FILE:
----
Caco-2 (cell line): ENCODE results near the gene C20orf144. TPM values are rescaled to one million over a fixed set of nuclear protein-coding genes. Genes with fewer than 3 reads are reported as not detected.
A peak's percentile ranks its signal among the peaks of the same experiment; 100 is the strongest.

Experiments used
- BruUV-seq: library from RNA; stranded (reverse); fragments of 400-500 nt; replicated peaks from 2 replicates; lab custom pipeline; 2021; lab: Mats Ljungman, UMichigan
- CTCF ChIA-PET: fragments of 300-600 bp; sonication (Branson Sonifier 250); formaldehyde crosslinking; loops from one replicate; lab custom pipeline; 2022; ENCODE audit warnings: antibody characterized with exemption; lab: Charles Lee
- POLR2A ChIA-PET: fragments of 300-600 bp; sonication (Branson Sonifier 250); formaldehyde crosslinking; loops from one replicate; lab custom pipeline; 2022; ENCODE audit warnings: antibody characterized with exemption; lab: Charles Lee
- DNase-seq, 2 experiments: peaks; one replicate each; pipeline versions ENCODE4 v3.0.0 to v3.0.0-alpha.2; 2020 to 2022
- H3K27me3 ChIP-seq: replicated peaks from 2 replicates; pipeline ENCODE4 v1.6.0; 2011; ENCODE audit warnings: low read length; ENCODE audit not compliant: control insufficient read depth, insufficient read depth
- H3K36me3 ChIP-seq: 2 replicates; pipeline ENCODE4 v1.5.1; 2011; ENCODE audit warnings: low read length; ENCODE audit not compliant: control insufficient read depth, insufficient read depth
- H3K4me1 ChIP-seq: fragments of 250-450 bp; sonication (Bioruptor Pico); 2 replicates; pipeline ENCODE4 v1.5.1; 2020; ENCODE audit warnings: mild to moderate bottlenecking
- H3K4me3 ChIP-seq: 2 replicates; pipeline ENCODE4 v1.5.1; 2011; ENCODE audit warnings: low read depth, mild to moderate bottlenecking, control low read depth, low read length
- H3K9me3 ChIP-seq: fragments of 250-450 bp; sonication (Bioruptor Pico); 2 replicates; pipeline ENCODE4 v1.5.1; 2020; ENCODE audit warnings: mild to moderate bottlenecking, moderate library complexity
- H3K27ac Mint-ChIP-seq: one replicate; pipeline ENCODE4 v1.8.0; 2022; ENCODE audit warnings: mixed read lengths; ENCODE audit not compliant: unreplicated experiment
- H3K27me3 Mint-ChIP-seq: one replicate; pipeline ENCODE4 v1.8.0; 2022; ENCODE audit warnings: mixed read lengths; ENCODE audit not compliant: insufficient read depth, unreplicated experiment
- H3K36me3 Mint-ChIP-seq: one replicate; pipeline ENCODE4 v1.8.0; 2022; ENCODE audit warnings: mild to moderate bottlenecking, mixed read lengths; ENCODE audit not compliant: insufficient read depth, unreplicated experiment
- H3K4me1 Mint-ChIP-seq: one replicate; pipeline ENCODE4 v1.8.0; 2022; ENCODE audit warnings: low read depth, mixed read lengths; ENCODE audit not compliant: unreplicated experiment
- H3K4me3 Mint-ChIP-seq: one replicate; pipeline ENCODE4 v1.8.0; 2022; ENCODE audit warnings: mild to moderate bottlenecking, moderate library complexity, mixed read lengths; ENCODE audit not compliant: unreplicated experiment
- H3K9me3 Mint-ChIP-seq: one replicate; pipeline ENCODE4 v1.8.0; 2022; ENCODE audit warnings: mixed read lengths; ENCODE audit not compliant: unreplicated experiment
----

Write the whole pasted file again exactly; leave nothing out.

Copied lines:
Caco-2 (cell line): ENCODE results near the gene C20orf144. TPM values are rescaled to one million over a fixed set of nuclear protein-coding genes. Genes with fewer than 3 reads are reported as not detected.
A peak's percentile ranks its signal among the peaks of the same experiment; 100 is the strongest.

Experiments used
- BruUV-seq: library from RNA; stranded (reverse); fragments of 400-500 nt; replicated peaks from 2 replicates; lab custom pipeline; 2021; lab: Mats Ljungman, UMichigan
- CTCF ChIA-PET: fragments of 300-600 bp; sonication (Branson Sonifier 250); formaldehyde crosslinking; loops from one replicate; lab custom pipeline; 2022; ENCODE audit warnings: antibody characterized with exemption; lab: Charles Lee
- POLR2A ChIA-PET: fragments of 300-600 bp; sonication (Branson Sonifier 250); formaldehyde crosslinking; loops from one replicate; lab custom pipeline; 2022; ENCODE audit warnings: antibody characterized with exemption; lab: Charles Lee
- DNase-seq, 2 experiments: peaks; one replicate each; pipeline versions ENCODE4 v3.0.0 to v3.0.0-alpha.2; 2020 to 2022
- H3K27me3 ChIP-seq: replicated peaks from 2 replicates; pipeline ENCODE4 v1.6.0; 2011; ENCODE audit warnings: low read length; ENCODE audit not compliant: control insufficient read depth, insufficient read depth
- H3K36me3 ChIP-seq: 2 replicates; pipeline ENCODE4 v1.5.1; 2011; ENCODE audit warnings: low read length; ENCODE audit not compliant: control insufficient read depth, insufficient read depth
- H3K4me1 ChIP-seq: fragments of 250-450 bp; sonication (Bioruptor Pico); 2 replicates; pipeline ENCODE4 v1.5.1; 2020; ENCODE audit warnings: mild to moderate bottlenecking
- H3K4me3 ChIP-seq: 2 replicates; pipeline ENCODE4 v1.5.1; 2011; ENCODE audit warnings: low read depth, mild to moderate bottlenecking, control low read depth, low read length
- H3K9me3 ChIP-seq: fragments of 250-450 bp; sonication (Bioruptor Pico); 2 replicates; pipeline ENCODE4 v1.5.1; 2020; ENCODE audit warnings: mild to moderate bottlenecking, moderate library complexity
- H3K27ac Mint-ChIP-seq: one replicate; pipeline ENCODE4 v1.8.0; 2022; ENCODE audit warnings: mixed read lengths; ENCODE audit not compliant: unreplicated experiment
- H3K27me3 Mint-ChIP-seq: one replicate; pipeline ENCODE4 v1.8.0; 2022; ENCODE audit warnings: mixed read lengths; ENCODE audit not compliant: insufficient read depth, unreplicated experiment
- H3K36me3 Mint-ChIP-seq: one replicate; pipeline ENCODE4 v1.8.0; 2022; ENCODE audit warnings: mild to moderate bottlenecking, mixed read lengths; ENCODE audit not compliant: insufficient read depth, unreplicated experiment
- H3K4me1 Mint-ChIP-seq: one replicate; pipeline ENCODE4 v1.8.0; 2022; ENCODE audit warnings: low read depth, mixed read lengths; ENCODE audit not compliant: unreplicated experiment
- H3K4me3 Mint-ChIP-seq: one replicate; pipeline ENCODE4 v1.8.0; 2022; ENCODE audit warnings: mild to moderate bottlenecking, moderate library complexity, mixed read lengths; ENCODE audit not compliant: unreplicated experiment
- H3K9me3 Mint-ChIP-seq: one replicate; pipeline ENCODE4 v1.8.0; 2022; ENCODE audit warnings: mixed read lengths; ENCODE audit not compliant: unreplicated experiment